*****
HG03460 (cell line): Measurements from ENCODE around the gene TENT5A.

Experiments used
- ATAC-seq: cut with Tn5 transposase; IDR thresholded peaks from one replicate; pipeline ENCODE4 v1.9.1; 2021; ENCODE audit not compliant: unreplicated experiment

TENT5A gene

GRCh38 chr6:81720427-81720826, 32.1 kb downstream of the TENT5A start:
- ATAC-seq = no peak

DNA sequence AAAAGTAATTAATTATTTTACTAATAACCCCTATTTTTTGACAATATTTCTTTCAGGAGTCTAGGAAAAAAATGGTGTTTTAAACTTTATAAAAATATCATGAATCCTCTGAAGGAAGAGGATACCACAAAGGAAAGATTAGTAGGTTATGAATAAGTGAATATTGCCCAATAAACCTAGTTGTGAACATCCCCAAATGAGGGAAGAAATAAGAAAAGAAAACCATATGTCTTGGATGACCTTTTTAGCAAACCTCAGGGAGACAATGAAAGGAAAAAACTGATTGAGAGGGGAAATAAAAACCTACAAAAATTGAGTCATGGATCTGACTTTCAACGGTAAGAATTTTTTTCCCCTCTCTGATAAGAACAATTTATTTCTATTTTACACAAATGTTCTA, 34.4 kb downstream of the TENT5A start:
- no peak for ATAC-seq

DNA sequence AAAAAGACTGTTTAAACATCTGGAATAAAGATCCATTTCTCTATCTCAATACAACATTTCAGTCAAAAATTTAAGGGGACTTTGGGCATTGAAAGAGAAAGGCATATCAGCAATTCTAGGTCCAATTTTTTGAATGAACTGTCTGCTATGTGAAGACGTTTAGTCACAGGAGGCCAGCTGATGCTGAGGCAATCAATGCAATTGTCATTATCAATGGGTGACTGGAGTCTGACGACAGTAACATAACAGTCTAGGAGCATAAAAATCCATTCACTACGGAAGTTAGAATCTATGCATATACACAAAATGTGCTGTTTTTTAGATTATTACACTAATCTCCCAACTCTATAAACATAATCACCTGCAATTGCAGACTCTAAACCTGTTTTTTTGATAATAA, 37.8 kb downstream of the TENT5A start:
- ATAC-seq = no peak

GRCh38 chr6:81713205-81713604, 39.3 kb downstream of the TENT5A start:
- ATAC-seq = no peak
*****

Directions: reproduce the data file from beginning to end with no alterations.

HG03460 (cell line): Measurements from ENCODE around the gene TENT5A.

Experiments used
- ATAC-seq: cut with Tn5 transposase; IDR thresholded peaks from one replicate; pipeline ENCODE4 v1.9.1; 2021; ENCODE audit not compliant: unreplicated experiment

TENT5A gene

GRCh38 chr6:81720427-81720826, 32.1 kb downstream of the TENT5A start:
- ATAC-seq = no peak

DNA sequence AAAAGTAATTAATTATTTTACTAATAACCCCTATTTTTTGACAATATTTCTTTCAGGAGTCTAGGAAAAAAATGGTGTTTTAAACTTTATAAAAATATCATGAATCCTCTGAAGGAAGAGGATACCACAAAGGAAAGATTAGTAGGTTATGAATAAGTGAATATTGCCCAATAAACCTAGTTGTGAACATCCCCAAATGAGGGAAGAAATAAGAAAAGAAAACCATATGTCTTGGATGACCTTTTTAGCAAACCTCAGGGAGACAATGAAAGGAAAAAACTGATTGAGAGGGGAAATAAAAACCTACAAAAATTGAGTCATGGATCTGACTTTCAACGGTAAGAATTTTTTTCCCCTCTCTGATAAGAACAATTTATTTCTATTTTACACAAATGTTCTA, 34.4 kb downstream of the TENT5A start:
- no peak for ATAC-seq

DNA sequence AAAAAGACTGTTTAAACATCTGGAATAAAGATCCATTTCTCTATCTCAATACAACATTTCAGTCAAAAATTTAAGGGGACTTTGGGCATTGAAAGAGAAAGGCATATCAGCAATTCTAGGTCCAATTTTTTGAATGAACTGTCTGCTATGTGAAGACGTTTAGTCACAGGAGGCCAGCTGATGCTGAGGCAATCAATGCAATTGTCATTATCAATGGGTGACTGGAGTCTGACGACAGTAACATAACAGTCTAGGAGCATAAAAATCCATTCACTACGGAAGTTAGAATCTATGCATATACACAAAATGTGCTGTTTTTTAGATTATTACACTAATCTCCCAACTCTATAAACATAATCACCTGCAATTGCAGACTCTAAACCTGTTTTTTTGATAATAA, 37.8 kb downstream of the TENT5A start:
- ATAC-seq = no peak

GRCh38 chr6:81713205-81713604, 39.3 kb downstream of the TENT5A start:
- ATAC-seq = no peak